This is a guest blog based on the theme, that some is good, but too much is not good.  I have invited Pieter van ‘t Hof (pvthof@dynamic-ear.com) who is the Manager of Research and Development of Dynamic Ear Company to contribute this week.

Pieter van ‘t Hof

 

Suppose you are on a cocktail party which has just started. Only a couple of people around, sound levels are low. Someone comes up to you and says. “What do you have on your ears? why would you be wearing hearing protection? It is so quiet here.” And after a closer look: “By the way, they look awesome, like earrings!” You say: “Well, thank you! The thing is: I really like to wear my hearing protectors. They fit very comfortably in my ear. Because they are able to transfer humidity, my ears feel fresh and the sound is just as normal, only on a lower level. As a matter of fact, I’d rather be here with hearing protection than without, because I understand you better now…. Occlusion? No, I don’t feel occluded at all.”  

And then you could argue that you feel less fatigue when you go back home after wearing them. Furthermore, you hear conversation better at a cocktail party, because your brain can’t filter out the background noise that is omnipresent, but your hearing protection can. It reduces the noise to a lower level. The ratio between the speech signal and the noise is still the same, but at the lower level your brain is better able to discriminate. But this is far too technical … after all, its only a party!

The point is that this is how hearing protection should be known. It should be a luxury, like jewelry on your ear.  You shouldn’t need to remove your hearing protectors at work,because they are uncomfortable to wear or you can’t understand your co-worker. You should expect more from them. 

The problem with the NRR:

However, there is one big issue: it is called overprotection. Hearing protection products (HPD) are derated. You could design the best HPD that scores on all aspects, but if it doesn’t get a Noise Reduction Rating (NRR) of about 21 dB or more you are nowhere. The effective protection according to OSHA is the (NRR-7)/2. Extensive studies have been done on several classes of hearing protectors. And, yes, in some cases it is so hard to fit the products in the ear correctly that some derating might be needed. But this is not because that is just needed for all HPD, but this is because it was designed so poorly that most people aren’t able to place it in the ear. And now we have to wear much more protection than needed.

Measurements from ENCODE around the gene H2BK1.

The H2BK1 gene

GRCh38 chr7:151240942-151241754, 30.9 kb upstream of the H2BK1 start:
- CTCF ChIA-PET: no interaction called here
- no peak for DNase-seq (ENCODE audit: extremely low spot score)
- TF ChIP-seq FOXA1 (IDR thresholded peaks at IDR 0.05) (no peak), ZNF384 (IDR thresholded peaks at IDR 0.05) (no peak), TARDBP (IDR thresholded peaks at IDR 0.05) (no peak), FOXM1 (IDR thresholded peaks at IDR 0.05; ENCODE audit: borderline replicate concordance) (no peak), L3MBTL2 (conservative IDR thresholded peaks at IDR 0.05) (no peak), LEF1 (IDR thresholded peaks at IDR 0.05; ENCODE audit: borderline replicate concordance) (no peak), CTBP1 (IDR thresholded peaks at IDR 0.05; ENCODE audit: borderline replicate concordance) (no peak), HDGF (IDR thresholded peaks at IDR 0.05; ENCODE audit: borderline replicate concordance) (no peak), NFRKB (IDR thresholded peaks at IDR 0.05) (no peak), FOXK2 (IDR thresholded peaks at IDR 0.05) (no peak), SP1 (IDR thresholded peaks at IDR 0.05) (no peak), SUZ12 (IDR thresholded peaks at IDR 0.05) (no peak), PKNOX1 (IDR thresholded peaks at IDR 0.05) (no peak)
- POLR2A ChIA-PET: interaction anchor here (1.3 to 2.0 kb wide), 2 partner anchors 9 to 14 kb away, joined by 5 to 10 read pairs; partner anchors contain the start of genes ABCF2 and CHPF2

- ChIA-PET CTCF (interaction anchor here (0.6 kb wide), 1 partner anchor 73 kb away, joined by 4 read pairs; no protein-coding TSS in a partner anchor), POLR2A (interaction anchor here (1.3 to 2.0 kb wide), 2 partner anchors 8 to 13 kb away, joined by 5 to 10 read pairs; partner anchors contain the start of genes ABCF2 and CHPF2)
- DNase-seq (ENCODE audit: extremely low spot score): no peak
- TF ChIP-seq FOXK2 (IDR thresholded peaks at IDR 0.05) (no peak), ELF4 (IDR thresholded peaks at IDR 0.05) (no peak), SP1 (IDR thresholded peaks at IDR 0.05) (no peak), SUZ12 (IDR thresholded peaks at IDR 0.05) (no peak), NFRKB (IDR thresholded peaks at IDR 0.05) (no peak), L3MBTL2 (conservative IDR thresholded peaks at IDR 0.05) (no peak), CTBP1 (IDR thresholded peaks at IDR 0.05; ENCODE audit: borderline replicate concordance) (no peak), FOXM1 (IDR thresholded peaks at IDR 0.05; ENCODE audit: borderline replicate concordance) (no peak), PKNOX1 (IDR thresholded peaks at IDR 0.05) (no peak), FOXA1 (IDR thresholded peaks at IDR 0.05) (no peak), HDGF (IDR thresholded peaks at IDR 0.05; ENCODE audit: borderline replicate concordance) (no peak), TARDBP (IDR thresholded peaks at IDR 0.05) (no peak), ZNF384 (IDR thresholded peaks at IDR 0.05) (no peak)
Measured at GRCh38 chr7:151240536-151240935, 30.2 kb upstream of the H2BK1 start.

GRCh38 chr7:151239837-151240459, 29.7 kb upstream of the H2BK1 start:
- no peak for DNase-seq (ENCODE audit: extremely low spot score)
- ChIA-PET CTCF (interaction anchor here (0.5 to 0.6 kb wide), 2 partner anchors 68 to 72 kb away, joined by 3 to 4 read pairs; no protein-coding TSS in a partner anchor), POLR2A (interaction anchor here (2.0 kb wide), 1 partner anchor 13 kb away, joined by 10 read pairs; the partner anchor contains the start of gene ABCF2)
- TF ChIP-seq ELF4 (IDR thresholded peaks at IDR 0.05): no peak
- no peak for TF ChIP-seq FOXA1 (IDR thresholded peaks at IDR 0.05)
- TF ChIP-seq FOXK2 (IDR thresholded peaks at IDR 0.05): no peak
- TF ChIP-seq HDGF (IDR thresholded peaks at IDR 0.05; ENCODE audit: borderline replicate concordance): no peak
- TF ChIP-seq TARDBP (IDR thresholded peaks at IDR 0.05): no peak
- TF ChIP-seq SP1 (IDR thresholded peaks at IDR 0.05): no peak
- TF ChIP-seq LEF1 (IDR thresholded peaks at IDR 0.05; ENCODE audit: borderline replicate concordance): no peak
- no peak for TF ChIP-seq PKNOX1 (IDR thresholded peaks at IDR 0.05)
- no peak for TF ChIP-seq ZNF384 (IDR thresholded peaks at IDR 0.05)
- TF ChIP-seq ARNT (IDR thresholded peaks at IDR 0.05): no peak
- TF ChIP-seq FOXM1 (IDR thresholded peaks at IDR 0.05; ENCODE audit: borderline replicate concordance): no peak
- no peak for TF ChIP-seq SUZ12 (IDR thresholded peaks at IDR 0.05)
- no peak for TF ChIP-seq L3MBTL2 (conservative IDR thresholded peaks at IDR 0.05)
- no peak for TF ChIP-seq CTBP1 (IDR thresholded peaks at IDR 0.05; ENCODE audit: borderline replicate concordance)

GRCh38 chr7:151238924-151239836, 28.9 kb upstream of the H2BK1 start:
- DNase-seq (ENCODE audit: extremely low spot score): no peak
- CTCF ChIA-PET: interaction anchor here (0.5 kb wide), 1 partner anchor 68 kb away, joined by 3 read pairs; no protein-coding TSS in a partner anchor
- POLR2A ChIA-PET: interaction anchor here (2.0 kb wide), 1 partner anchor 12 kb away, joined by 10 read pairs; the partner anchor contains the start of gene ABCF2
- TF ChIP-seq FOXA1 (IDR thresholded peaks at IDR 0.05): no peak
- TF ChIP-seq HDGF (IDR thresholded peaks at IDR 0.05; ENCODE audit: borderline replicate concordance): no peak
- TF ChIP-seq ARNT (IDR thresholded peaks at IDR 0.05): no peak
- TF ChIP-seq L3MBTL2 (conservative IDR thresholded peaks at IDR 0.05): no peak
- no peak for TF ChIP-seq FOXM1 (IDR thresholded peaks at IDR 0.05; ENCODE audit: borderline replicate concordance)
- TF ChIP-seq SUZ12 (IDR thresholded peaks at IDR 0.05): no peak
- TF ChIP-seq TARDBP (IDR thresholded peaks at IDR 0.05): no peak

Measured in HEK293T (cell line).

Universal size uniform attenuation earplugs

If you work in an environment with a time weighted average noise level of 99 dB(A), you would need 14 dB effective protection to bring the level back to the safe level of 85 dB(A). This means that you would need a product having an NRR of 35 dB. Only a couple of those products exist. In order to come to a product having this NRR, you would need to subtract 2 times the standard deviation from the average attenuation values (on each octave band value). If you would get to a standard deviation of 3 dB, which is low for such a product, you would need a HPD having an average attenuation of 43 dB. So you need 14 dB and what you get is 43 dB. If no earplugs are available of 35 dB, you would need to wear an earplug and on top of that, a set of earmuffs. 

No wonder, people don’t like to wear HPD at work. No wonder they take them off as soon as they can. They are very much over protected. 

But it could be different. It could feel like the cocktail party for the worker in the machine shop. It all starts with good design of HPD. The HPD should be so easy use that you will obtain a good acoustical seal, especially after training. Then derating is no longer needed. People could use a product with a 15 dB NRR in the example above and will be safe. They could communicate with their colleagues and their ears will feel great.